www.kslittlelearners.com www.kslittlelearners.com

sunflowerpub.com | SHAWNEE MAGAZINE

11


Local

seasonal

story by Beth Kornegay photo courtesy Kevin Anderson

Raise Your Glass A new brewery, the first in Shawnee, opens its doors to a welcoming community.

12

SHAWNEE MAGAZINE | sunflowerpub.com

Lead brewer Tim Squires (right) stirs while Jason Leib pours the mixed grains and hops into a tank at Transport Brewery in Shawnee.


A

nother new business now calls Downtown Shawnee home. Directly across the street from Shawnee City Hall, Transport Brewery opened its doors at 11113 Johnson Drive. Owned and operated by friends Mike McVey and Jason Leib, the idea was born from the duo’s love of brewing. They’ve known each other for several years through homebrew clubs and beer judging. “We both love to make interesting beers that others enjoy,” McVey says. “We recognized the beer desert in northeast Johnson County and decided it was time to help provide an oasis in the area.” The pair had been working on bringing their vision of a brewery to life for more than two years. They soon realized there were legitimate reasons that few breweries were up and running in Johnson County. Property and rent are expensive, and county food rules are prohibitive. Now that food trucks have come into fashion, the food regulations have changed a bit and are easier for businesses—like a brewery—to follow. Knowing they always wanted to locate a brewery in a historical location, McVey and Leib were thrilled to find the small 1900s-era stone building in downtown Shawnee. The historical marker across the street at the entrance to City Hall’s parking lot documents the 1862 raid by William Quantrill on, what was at that time, Shawneetown. Two citizens were killed and 13 were seriously injured when the city was looted and set on fire. The limestone walls inside the brewery once held minié balls from the Civil War era, possibly fired during Quantrill’s raid.

“We recognized the beer desert in northeast Johnson County and decided it was time to help provide an oasis in the area.” When deciding on a name, the partners realized that Kansas City has always been a transportation hub and that Shawnee sits at the crossroads of the California Trail and the Fort Leavenworth Military Road. It is also near modern day I-35, Shawnee Mission Parkway, and Johnson Drive, making the brewery conveniently located. The name “Transport Brewery” was the perfect fit. Multiple nearby public parking lots added to the appeal, along with the continuing redevelopment trend in the area. “The local craft beer interest has been extreme,” McVey says. “The ‘Nieman Now’ project should be coming online just after we open, lending to a whole new feel to the area, and we’re excited to be part of that excitement.” “Nieman Now” is a city project updating and enhancing Nieman Road; the brewery is located near the corner of Johnson Drive and Nieman Road. The project will provide better pedestrian and bicycle access and update the stormwater system in the area.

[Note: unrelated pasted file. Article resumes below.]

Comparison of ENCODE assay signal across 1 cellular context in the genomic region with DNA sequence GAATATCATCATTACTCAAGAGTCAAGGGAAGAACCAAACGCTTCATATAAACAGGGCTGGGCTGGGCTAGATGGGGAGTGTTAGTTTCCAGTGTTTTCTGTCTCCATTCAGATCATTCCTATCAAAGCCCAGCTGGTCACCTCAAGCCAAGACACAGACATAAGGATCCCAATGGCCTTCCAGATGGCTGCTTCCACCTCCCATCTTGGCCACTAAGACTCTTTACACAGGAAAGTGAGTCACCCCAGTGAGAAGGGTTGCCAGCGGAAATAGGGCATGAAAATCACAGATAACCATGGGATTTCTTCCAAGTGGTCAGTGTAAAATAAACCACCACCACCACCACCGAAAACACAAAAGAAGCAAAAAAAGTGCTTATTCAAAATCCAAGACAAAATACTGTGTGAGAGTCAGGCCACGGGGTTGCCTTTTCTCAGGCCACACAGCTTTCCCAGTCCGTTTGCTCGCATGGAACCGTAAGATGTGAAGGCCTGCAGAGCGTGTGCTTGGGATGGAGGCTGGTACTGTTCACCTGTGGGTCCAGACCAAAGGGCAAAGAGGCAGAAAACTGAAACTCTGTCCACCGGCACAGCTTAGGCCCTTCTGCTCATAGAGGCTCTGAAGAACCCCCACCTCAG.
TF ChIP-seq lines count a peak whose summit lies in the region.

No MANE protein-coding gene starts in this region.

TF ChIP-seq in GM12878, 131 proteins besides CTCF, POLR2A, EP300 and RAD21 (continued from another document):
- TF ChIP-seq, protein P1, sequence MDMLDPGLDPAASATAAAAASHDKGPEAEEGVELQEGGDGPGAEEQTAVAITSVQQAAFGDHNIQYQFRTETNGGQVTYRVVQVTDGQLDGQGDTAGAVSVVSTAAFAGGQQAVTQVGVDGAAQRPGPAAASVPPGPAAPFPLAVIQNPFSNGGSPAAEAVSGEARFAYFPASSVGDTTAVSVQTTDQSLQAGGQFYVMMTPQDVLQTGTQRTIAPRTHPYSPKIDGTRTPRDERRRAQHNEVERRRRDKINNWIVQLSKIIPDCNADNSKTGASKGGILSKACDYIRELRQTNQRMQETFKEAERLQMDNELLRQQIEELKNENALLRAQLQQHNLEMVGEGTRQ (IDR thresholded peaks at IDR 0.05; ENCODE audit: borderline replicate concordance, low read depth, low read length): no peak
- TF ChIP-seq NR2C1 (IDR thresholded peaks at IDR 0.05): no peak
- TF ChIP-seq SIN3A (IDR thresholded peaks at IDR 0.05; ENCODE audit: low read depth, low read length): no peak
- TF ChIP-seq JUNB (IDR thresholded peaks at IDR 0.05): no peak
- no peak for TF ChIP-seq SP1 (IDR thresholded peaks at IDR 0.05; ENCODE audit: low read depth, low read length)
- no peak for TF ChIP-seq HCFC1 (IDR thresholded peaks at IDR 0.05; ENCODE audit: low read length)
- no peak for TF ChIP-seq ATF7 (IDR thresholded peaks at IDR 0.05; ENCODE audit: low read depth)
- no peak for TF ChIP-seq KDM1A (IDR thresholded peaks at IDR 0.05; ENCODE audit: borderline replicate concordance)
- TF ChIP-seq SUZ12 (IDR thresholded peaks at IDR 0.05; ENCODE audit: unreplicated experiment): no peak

sunflowerpub.com | SHAWNEE MAGAZINE

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913-268-4403 www.nalliaschoolofdance.com Classes for all ages All Styles of Tap * Ballet * Jazz * Acrobatics

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Local

seasonal

Transport Brewery is brewing its variety of beers on-site at the rear of the building. It has a six-barrel brewing system that produces brews ready to drink in around three weeks. The system consists of two six-barrel fermenters, two three-barrel fermenters, and one brite tank. A brite tank holds beer after primary fermentation and filtering so it can continue to clarify and carbonate in addition to mature. The brewery will also use a multi-step reverse osmosis water filtering system to allow the brewers to match water profiles with the type of beer being brewed. Initial brews will be a mix of German, Belgian, and American beers, and the menu will include Trop Queen, a New England– style IPA (India Pale Ale); Monksheaven, a Belgian golden ale; a Berliner Weisse sour with cherry and lime called CarHop, and Casa, an amber Mexican Vienna–style lager. So far, the company’s brews have placed or won 25 times in competitions in the U.S. Their first brewing day was January 5. For hungry patrons, Transport Brewery will work with multiple rotating food trucks along with Mad Man’s BBQ, which has a commissary next door. Beer flights of up to six tasters are also available. Transport will make the space available for private events on Mondays and Tuesdays, when the business is typically closed. In addition to the primary space for the brewery, the brewery also took over an adjacent business, and that space will also be available for private events. McVey says the response the business has received from Shawnee citizens as well as from the entire northeast Johnson County community has been overwhelming. The City of Shawnee and the local Chamber of Commerce have both been very supportive. “At this point, our biggest concern is our ability to have enough beer on hand for the thirsty community,” McVey says.